In 2012, Johnston published Jewels of the Qila: The Remarkable Story of an Indo-Canadian Family. According to publicity materials: "This is a story about a remarkable Sikh family and the communities they lived in and supported in both Canada and India. Kapoor Singh Siddoo arrived in British Columbia in 1912 and overcame racial prejudice and legal discrimination to transform himself from labourer to lumber baron. He and his wife, Besant Kaur, fostered in their daughters a vision of service and activism that they fulfilled by establishing a hospital in Punjab and introducing an Indian spiritual tradition to their new home in Canada."

Johnston was educated at the University of Toronto, the University of Western Ontario and King's College at the University of London. He arrived to teach at SFU in 1968, three years after it opened in 1965, and taught there for 37 years prior to publishing Radical Campus: Making Simon Fraser University (D&M, 2005) to coincide with the 40th anniversary of the university. This study of SFU's first decade was compiled with assistance from history students John-Henry Harter and Dino Rossi. "My conviction is that nobody at the time really knew what was happening," he says. "By the time we had our fourth president in 1968, everything the first president knew was gone with him to Ottawa where he found his next job."

[Patricia Roy has become the leading academic authority on anti-Asian policies in B.C. with books such as A White Man's Province: British Columbia Politicians and Chinese and Japanese Immigrants, 1858-1914 (1989) and The Oriental Question: Consolidating a White Man's Province, 1914-41 (2003). For a few of the many books about racism in B.C., see abcbookworld entries for Ito, Roy; Kitagawa, Muriel; Laut, Agnes; Lee, Jo-Anne; McAlpine, John D.; Miki, Roy; O'Keefe, Betty; Robin, Martin; Ward, W. Peter.] @2010.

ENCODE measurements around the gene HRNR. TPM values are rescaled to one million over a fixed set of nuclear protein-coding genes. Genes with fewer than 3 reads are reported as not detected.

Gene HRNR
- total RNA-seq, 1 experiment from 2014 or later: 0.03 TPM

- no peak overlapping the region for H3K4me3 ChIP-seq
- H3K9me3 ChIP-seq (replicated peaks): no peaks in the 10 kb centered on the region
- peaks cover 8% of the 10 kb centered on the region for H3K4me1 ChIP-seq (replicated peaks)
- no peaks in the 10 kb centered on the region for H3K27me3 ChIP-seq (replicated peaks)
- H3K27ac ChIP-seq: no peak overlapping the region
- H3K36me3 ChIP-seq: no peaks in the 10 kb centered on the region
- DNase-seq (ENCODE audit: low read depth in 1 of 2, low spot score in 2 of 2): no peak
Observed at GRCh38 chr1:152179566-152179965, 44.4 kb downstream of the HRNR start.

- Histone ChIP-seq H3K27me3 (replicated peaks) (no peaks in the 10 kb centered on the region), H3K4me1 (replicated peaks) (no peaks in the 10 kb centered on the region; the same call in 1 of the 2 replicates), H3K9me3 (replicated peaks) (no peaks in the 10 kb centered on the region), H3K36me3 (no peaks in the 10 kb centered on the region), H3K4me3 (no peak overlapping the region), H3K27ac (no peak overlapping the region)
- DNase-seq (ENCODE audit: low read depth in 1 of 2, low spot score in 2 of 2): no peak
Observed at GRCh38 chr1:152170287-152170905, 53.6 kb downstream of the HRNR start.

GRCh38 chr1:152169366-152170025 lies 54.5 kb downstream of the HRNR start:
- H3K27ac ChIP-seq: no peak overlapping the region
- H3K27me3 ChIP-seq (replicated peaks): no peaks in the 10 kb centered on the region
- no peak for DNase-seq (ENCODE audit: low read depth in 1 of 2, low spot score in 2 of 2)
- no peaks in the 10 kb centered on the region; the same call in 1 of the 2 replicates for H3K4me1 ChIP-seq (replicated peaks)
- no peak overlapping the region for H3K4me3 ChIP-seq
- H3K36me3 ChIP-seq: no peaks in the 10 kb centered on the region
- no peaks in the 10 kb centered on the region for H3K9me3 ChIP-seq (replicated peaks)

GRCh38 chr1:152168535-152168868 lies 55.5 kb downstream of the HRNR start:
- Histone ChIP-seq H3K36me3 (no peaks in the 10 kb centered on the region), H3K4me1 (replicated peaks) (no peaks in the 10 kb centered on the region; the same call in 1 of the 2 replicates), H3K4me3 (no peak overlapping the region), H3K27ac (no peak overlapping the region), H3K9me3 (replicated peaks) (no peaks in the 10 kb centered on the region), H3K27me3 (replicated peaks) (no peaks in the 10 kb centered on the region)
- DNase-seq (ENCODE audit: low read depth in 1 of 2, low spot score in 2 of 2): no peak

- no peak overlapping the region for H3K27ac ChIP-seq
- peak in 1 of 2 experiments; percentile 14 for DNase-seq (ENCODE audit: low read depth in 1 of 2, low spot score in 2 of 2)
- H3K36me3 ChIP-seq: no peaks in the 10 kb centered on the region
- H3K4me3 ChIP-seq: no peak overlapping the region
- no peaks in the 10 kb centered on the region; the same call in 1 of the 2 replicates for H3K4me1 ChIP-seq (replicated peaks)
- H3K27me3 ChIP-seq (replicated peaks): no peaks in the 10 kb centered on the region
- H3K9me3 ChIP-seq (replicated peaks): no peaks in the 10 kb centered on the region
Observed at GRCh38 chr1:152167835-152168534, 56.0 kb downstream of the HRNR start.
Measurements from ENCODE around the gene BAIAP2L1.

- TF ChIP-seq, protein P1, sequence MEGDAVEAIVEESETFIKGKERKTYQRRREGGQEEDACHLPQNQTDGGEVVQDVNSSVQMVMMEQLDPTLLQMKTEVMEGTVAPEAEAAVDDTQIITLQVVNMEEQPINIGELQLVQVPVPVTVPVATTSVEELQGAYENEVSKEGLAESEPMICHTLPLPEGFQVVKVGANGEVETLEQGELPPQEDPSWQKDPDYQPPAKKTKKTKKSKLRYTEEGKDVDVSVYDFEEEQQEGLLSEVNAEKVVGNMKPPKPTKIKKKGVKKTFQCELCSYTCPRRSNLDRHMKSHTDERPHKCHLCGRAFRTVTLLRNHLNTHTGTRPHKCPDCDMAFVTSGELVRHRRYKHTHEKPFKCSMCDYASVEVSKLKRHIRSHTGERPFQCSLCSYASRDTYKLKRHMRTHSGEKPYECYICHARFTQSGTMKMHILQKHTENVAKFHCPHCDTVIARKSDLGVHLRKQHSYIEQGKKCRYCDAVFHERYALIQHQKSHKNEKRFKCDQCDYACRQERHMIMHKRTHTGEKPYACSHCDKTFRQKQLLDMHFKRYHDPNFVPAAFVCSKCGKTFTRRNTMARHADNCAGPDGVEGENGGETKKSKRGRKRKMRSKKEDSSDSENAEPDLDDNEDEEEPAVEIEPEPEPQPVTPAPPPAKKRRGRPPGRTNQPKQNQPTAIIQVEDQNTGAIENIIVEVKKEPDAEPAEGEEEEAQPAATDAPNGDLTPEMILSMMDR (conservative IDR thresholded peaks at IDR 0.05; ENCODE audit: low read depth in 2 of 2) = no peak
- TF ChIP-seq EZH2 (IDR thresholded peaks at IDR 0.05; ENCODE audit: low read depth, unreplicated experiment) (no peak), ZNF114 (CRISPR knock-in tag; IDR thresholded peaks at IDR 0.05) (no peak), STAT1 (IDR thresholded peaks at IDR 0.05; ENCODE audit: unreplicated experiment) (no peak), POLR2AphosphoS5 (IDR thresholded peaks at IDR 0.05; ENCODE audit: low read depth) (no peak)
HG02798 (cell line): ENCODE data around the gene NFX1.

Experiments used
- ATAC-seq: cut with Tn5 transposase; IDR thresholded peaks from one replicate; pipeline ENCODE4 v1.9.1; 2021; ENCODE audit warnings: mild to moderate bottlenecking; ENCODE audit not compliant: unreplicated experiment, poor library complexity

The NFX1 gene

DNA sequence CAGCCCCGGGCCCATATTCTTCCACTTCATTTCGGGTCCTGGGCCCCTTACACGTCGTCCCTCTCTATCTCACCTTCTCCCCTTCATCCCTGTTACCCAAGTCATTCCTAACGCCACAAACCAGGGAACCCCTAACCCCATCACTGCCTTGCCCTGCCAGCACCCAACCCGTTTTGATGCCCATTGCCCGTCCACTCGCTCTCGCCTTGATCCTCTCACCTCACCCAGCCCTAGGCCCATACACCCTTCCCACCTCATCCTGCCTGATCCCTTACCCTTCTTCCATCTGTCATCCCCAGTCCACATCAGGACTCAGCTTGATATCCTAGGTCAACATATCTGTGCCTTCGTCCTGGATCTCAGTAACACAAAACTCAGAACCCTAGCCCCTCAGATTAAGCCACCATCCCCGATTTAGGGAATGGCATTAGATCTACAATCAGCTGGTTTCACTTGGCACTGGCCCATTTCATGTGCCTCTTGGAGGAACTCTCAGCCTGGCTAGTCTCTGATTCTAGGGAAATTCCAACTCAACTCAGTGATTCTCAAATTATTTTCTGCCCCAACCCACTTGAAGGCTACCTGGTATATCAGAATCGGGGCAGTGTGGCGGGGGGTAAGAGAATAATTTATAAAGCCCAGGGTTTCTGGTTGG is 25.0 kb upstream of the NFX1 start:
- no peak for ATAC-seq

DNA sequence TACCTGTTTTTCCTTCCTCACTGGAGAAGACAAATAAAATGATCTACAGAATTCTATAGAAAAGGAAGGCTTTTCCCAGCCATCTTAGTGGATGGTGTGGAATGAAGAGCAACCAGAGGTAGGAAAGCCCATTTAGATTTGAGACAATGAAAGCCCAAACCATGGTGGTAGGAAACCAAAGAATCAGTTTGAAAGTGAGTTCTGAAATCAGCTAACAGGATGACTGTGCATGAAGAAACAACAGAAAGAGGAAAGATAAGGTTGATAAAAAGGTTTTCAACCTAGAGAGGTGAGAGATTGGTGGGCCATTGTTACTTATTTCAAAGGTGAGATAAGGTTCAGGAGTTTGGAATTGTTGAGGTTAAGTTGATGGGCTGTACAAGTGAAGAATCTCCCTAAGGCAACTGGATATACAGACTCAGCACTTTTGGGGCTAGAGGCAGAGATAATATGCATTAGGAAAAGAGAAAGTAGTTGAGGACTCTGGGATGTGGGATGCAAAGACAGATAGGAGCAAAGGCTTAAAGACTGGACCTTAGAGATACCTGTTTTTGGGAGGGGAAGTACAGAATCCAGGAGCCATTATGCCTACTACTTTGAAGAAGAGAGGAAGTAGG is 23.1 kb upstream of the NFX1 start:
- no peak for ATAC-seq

Review of the author's work by BC Studies:
Jewels of the Qila: The Remarkable Story of an Indo-Canadian Family
Radical Campus: Making of Simon Fraser Universiy
From Maps to Metaphors: The Pacific World of George Vancouver
The Pacific Province: A History of British Columbia
The Voyage of the Komagata Maru: The Sikh Challenge to Canada's Colour Bar

BOOKS:

British Emigration Policy 1815-1830: Shovelling Out Paupers (Clarendon Press, 1972) 9780198223535.

Captain James Cook and His Time (D&M, 1979). With Robin Fisher.

East Indians in Canada, Booklet #5 (Canadian Historical Association, 1984).

The Voyage of the Komagata Maru: The Sikh Challenge to Canada's Colour Bar (New Delhi: Oxford, 1979; UBC Press 1988; UBC Press 2014 $29.95 9780774825481)

From Maps to Metaphors: The Pacific World of George Vancouver (UBC Press, 1993). Co-edited with Robin Fisher; based on the Vancouver Conference on Exploration and Discovery.

The India-Canada Relationship Exploring the Political, Economic, and Culture Dimensions (Sage Publications, 1994). Co-editor.

The Four Quarters of the Night: The Life-Journey of an Emigrant Sikh (McGill-Queen's University Press, 1995). With Tara Singh Bains.

The Pacific Province: A History of British Columbia (Douglas & McIntyre, 1996). Co-editor.

Radical Campus: Making Simon Fraser University (D&M, 2005).

Jewels of the Qila: The Remarkable Story of an Indo-Canadian Family (UBC Press, 2012) $85.00 978-0-7748-2216-9

[BCBW 2014] "Multiculturalism & Transnationalism" "Sikh"